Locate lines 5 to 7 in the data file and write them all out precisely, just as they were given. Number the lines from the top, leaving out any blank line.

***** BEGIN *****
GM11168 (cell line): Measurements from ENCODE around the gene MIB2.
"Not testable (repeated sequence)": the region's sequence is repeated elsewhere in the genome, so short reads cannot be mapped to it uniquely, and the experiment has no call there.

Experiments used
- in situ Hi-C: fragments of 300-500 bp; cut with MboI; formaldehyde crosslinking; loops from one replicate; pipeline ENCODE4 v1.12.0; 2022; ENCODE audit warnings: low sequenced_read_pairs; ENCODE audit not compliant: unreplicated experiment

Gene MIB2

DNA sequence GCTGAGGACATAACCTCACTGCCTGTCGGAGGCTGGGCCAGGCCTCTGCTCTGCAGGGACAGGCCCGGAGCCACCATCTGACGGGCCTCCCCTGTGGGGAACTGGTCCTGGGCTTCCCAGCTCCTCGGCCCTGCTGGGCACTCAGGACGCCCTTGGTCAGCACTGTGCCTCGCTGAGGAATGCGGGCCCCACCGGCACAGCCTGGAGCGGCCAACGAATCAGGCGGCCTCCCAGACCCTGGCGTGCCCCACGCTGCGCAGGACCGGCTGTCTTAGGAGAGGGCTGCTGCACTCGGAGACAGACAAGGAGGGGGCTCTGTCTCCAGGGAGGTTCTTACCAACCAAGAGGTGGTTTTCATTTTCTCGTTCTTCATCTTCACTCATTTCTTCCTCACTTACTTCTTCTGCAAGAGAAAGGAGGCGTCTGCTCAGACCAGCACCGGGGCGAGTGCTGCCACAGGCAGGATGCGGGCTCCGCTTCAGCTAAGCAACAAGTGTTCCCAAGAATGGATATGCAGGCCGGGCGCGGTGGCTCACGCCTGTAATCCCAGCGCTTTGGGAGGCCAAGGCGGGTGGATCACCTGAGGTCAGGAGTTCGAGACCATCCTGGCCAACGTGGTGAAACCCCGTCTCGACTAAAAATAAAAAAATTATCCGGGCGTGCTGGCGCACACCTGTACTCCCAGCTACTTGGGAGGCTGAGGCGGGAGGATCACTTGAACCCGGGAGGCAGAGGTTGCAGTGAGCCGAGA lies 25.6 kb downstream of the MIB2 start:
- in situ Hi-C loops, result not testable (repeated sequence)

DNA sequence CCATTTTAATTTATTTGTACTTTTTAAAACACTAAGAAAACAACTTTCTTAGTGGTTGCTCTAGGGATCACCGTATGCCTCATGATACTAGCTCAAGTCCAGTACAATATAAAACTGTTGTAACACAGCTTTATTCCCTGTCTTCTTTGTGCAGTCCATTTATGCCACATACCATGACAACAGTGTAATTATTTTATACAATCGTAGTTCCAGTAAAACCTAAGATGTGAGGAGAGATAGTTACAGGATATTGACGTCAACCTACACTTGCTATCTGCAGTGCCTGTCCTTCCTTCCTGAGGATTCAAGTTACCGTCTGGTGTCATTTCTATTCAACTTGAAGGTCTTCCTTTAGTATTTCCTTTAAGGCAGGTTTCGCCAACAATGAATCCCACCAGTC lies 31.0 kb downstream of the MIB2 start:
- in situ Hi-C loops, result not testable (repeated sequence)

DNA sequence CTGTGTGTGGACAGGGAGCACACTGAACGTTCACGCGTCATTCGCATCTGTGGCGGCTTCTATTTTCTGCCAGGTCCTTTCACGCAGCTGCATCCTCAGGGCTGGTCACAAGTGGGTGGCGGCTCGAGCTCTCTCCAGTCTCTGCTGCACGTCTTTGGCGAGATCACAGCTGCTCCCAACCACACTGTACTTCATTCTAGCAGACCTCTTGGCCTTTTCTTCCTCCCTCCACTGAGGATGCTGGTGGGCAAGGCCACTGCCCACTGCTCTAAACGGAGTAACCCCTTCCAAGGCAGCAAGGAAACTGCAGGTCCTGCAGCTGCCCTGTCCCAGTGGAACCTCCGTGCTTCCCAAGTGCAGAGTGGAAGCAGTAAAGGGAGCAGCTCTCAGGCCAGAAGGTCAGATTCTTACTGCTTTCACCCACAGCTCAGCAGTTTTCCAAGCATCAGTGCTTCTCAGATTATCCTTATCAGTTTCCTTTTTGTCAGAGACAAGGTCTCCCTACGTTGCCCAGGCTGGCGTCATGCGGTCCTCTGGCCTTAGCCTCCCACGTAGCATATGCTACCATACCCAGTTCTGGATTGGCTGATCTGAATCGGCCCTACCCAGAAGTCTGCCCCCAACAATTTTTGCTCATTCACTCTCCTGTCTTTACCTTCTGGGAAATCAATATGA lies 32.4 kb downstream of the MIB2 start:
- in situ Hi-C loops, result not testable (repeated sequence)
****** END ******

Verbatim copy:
Gene MIB2

DNA sequence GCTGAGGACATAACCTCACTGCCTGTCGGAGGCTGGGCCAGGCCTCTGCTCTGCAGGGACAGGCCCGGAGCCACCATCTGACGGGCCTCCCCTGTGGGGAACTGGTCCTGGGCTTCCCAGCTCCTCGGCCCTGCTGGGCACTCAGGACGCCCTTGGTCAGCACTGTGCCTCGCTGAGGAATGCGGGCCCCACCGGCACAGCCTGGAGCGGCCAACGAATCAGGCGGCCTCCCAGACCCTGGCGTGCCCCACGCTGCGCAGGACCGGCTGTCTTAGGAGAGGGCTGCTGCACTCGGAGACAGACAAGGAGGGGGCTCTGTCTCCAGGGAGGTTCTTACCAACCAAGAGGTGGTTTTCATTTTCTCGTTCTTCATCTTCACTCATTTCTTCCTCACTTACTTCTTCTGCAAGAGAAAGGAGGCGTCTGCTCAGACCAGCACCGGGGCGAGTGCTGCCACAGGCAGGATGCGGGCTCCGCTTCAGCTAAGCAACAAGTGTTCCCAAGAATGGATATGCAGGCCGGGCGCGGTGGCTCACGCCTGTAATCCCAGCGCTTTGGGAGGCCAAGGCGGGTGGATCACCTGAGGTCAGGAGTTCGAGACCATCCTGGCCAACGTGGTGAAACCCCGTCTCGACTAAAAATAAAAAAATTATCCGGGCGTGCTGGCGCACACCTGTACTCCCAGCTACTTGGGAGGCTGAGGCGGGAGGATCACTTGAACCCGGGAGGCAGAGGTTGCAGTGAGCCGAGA lies 25.6 kb downstream of the MIB2 start:
- in situ Hi-C loops, result not testable (repeated sequence)